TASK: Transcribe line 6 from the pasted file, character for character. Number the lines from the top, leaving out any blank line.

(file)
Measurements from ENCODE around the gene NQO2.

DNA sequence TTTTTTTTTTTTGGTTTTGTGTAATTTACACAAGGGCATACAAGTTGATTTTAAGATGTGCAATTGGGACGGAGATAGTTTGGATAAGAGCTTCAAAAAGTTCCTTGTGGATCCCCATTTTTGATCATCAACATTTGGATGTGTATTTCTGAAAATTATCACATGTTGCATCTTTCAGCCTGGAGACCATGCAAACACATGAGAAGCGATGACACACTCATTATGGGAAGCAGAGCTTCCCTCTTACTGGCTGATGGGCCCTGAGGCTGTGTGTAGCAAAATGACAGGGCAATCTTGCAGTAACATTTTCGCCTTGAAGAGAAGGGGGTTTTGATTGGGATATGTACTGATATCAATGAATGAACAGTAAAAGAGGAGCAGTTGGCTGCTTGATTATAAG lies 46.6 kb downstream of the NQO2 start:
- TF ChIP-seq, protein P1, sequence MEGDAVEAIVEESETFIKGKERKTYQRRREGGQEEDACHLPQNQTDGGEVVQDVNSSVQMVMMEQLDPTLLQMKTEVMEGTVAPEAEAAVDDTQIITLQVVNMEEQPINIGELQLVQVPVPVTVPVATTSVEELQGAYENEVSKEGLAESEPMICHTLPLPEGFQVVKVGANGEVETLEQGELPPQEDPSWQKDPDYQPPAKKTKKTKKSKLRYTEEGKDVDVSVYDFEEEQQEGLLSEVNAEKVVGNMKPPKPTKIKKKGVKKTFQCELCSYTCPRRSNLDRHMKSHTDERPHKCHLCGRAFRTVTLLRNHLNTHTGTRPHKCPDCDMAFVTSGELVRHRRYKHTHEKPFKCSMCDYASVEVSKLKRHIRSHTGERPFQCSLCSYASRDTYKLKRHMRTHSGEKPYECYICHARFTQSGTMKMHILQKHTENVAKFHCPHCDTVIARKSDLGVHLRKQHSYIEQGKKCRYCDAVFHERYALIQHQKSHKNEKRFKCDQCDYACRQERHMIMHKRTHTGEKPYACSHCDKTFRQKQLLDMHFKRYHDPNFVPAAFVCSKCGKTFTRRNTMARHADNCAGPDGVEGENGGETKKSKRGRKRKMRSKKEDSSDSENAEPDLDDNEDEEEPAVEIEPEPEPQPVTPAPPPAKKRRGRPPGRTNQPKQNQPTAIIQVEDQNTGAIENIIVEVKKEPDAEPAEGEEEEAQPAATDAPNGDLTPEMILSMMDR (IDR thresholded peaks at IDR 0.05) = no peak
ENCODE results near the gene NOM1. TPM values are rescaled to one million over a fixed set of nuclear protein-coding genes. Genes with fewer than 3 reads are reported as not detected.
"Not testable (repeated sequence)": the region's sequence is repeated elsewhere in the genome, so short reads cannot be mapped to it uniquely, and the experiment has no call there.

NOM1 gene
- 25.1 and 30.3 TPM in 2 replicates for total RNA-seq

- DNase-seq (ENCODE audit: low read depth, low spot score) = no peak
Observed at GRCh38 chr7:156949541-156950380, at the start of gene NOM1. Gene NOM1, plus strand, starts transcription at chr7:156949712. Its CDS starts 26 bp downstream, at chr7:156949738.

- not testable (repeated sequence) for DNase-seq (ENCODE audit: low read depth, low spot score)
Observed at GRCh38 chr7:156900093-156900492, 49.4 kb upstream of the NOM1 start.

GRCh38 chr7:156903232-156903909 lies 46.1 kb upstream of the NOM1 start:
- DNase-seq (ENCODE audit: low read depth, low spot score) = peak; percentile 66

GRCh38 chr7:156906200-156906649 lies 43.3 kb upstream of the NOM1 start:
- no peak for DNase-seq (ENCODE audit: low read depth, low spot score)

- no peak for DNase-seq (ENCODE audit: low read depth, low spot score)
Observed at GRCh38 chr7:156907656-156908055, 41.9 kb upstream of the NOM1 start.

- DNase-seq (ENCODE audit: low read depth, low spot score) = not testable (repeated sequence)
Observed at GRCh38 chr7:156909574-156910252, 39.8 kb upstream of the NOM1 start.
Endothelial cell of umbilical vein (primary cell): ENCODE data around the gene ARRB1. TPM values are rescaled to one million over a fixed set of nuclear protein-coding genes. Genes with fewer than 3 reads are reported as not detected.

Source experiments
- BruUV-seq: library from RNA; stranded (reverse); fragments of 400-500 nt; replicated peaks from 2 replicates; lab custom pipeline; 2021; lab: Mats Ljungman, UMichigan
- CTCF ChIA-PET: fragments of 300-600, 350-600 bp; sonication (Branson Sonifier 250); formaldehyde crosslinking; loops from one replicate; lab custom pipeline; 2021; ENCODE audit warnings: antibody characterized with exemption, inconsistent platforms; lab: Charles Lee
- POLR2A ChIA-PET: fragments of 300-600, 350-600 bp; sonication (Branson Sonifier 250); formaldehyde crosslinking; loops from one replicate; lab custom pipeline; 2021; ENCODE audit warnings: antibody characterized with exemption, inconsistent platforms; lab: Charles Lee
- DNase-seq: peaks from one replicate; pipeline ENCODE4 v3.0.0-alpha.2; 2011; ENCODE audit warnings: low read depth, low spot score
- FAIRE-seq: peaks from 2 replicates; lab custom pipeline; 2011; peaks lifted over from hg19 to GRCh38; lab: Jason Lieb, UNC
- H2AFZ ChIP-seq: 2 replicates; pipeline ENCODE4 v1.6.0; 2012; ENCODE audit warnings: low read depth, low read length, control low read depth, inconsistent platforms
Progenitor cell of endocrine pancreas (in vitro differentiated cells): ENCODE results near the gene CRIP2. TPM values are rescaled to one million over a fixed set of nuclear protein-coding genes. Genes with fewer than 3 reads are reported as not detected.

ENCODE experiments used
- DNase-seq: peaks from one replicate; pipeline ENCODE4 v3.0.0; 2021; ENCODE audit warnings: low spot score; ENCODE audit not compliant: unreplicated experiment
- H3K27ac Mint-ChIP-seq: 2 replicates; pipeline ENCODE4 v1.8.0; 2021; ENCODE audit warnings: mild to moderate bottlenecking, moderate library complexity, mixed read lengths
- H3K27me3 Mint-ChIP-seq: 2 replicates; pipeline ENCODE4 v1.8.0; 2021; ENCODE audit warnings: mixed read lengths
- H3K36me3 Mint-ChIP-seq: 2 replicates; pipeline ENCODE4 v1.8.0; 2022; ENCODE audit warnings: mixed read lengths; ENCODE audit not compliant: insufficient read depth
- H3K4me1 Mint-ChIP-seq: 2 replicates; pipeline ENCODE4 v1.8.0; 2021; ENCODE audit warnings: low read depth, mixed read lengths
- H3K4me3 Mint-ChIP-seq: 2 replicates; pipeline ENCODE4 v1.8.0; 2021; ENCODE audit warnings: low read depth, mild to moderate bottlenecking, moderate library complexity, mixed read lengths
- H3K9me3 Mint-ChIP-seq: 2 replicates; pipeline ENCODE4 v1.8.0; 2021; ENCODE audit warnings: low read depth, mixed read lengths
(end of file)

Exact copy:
NOM1 gene